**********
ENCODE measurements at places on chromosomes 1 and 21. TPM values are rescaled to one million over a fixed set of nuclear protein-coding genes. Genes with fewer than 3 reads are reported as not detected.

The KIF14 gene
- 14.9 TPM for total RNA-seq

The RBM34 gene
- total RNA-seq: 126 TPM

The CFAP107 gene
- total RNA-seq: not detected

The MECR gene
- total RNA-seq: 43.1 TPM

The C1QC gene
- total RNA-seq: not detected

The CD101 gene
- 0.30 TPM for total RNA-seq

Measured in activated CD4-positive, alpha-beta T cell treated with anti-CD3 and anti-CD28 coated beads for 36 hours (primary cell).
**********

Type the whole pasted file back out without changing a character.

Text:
ENCODE measurements at places on chromosomes 1 and 21. TPM values are rescaled to one million over a fixed set of nuclear protein-coding genes. Genes with fewer than 3 reads are reported as not detected.

The KIF14 gene
- 14.9 TPM for total RNA-seq

The RBM34 gene
- total RNA-seq: 126 TPM

The CFAP107 gene
- total RNA-seq: not detected

The MECR gene
- total RNA-seq: 43.1 TPM

The C1QC gene
- total RNA-seq: not detected

The CD101 gene
- 0.30 TPM for total RNA-seq

Measured in activated CD4-positive, alpha-beta T cell treated with anti-CD3 and anti-CD28 coated beads for 36 hours (primary cell).